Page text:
In Heated Meeting, Orthodox Activists Spar With Kosher Meat Company
When two progressively minded Orthodox rabbinical students sat down last week at a Manhattan kosher dairy restaurant with four Lubavitch businessmen, radically different segments of the Orthodox world collided, and sparks flew.
The rabbinical students and a young rabbi who accompanied them were from Uri L’Tzedek, a liberal Orthodox activist group organizing a boycott of Agriprocessors, the country’s largest kosher meatpacking company. The businessmen were tied to that company, which has come under fire for alleged labor violations.
Last month’s government raid on the Agriprocessors plant in Postville, Iowa, which had been employing hundreds of undocumented workers, created the unusual circumstances under which the meeting took place. Progressive Jewish groups had long criticized Agriprocessors for its treatment of employees and animals, but the raid precipitated the first significant outcry from within the Orthodox world — that is, from within the primary community that buys kosher meat.
Late last month, Uri L’Tzedek leaders released an open letter to Agriprocessors owner Aaron Rubashkin asking that the company obey all applicable labor laws and that it empower a third party to monitor its progress. It cited allegations that the plant has hired child labor, paid its workers below minimum wage and employed supervisors who mistreated employees.
The letter, whose 1,300 signatories included prominent Jewish leaders from a variety of different denominations and organizations, called for a boycott on Agriprocessors products, and on restaurants that sell those products, until demands for reform were met.
Uri L’Tzedek’s willingness to organize a boycott seems to have succeeded in persuading the often unreachable Agriprocessors leadership to sit down and talk. The meeting marked the first time since the raid that Agriprocessors has agreed to talk with any of the Jewish groups calling for reform at the plant.
In attendance on the Agriprocessors side were Menachem Lubinsky, a consultant to the company; David Oberman, director of operations and sales; Sholom Baer Minkowitz, a son-in-law of Aaron Rubashkin and director of New York operations, and another son-in-law, Milton Balkany, who has no official position within the company. Balkany, the first person affiliated with Agriprocessors to make contact with Uri L’Tzedek, is something of a public figure apart from his connection to the company. A prominent figure within the Brooklyn Lubavitch world, and a major Republican campaign donor, he made headlines in 2003 when he was charged by the federal government with embezzling $700,000 from an Orthodox girls’ school. After issuing an apology and making restitution, he was not prosecuted and remains dean of the school.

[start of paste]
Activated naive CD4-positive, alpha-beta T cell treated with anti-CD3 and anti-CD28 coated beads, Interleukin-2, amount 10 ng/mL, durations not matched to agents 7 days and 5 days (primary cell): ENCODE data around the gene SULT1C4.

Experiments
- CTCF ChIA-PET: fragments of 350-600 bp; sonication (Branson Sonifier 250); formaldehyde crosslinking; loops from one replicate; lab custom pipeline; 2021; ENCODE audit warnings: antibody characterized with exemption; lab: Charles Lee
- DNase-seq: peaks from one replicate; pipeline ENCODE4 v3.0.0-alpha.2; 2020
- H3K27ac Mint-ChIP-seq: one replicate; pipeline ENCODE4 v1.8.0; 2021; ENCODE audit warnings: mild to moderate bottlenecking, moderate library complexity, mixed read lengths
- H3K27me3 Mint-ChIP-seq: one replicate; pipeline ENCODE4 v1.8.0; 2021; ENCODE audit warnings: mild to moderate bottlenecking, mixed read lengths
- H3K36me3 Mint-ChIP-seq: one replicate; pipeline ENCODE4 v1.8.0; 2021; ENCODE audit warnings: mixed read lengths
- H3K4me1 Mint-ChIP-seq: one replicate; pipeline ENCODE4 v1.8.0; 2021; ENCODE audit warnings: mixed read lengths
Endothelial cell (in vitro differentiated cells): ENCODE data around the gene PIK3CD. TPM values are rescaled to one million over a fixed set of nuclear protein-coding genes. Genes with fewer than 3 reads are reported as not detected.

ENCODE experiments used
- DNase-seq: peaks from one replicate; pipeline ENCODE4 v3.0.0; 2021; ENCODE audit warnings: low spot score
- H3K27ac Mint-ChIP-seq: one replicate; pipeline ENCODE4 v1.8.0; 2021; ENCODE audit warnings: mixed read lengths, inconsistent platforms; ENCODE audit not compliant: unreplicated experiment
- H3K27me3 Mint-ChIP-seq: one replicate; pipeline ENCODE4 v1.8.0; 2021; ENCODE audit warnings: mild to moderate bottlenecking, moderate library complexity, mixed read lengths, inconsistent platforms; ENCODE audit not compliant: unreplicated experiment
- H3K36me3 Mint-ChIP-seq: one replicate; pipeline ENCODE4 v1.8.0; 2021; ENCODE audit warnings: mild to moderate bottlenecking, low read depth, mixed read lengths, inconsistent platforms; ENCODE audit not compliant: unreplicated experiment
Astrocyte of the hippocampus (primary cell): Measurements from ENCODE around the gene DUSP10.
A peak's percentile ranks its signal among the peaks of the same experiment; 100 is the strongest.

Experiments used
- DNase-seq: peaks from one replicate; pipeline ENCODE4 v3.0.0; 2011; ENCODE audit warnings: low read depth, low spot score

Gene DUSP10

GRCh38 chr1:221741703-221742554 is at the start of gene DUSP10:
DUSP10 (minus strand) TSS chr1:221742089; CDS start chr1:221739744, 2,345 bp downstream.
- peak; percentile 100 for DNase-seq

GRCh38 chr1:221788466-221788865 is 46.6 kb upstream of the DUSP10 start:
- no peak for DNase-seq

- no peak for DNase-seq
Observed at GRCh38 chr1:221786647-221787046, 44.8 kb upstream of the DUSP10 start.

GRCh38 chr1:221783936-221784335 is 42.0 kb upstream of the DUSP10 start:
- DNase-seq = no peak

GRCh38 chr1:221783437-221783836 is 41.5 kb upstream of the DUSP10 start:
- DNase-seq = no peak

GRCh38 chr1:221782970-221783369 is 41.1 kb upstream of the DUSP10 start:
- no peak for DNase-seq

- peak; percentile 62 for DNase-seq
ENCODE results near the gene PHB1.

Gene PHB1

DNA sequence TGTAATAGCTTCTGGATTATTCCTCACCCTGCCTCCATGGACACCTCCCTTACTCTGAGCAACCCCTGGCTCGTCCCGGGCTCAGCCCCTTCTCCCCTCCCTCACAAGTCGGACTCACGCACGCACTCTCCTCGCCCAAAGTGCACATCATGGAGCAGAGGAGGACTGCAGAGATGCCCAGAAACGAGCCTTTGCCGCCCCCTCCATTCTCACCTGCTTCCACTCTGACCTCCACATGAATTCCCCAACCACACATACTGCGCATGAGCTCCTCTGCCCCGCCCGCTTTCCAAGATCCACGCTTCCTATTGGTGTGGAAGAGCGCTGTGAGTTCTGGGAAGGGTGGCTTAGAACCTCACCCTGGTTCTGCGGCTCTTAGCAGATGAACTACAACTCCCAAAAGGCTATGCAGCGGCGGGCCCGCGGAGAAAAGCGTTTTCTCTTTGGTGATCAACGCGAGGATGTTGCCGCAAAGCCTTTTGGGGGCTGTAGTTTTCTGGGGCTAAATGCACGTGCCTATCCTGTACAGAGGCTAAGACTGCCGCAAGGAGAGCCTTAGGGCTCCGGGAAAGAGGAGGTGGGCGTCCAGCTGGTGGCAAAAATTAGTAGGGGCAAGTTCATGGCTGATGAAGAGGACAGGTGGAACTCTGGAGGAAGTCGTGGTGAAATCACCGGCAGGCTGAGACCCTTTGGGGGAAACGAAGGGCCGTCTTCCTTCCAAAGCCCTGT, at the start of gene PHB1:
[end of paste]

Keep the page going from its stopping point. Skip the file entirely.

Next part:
Shmuly Yanklowitz and Ari Hart, co-directors of Uri L’Tzedek and students at the Manhattan liberal Orthodox seminary Yeshivat Chovevei Torah, along with Jason Herman, a young pulpit rabbi, represented the organization.
According to both parties, the conversation was frequently acrimonious.
“They came in trying to intimidate us,” Yanklowitz said.
According to the rabbinical students, Balkany at one point made an ominous reference to “the last guy who went up against my father-in-law.” Balkany denies having made any sort of threat, maintaining that he had referred only to a business loss that a Rubashkin competitor had suffered.
In a conversation with the Forward, Balkany dismissed Uri L’Tzedek as being too far to the left for its positions to be relevant within the rest of the Orthodox community. Lubinsky invoked the Nuremberg Laws in his criticism of the calls for a boycott.
“As someone whose grandparents suffered greatly during the German boycotts, I don’t even like to hear that word,” Lubinsky said.
Lubinsky suggested that if company representatives had anticipated that Uri L’Tzedek would report to the media about the meeting, they would not have agreed to meet.
Whether anything will significantly change at Agriprocessors because of the meeting remains unclear. The company agreed to draft a document stipulating its workers’ rights policies and to send it to Uri L’Tzedek within 48 hours after the conversation. To date, the document has not arrived.
“There’s no reason to believe that substantive change is about to happen,” said Morris Allen, head of the Conservative movement’s Heksher Tzedek initiative, which spearheaded the efforts within the Jewish religious community to reform conditions at Agriprocessors but has not called for a boycott of the plant.
“We met with Agriprocessors extensively throughout fall and winter in 2006, and are still awaiting their response from the recommendations we made,” Allen added.
The Uri L’Tzedek representatives have been in touch with Jim Martin, a compliance officer the company hired earlier this month to monitor its workplace conditions. Martin is authorized to speak to the government about violations he finds in the plant, and Uri L’Tzedek hopes he will be authorized to report to the public, as well.
The activists said they were still optimistic.
“This is a good opportunity to restore the faith that has been lost in the Agriprocessors product,” Hart said. Lubinsky was less certain.
“I think this was a one-time dialogue,” he said.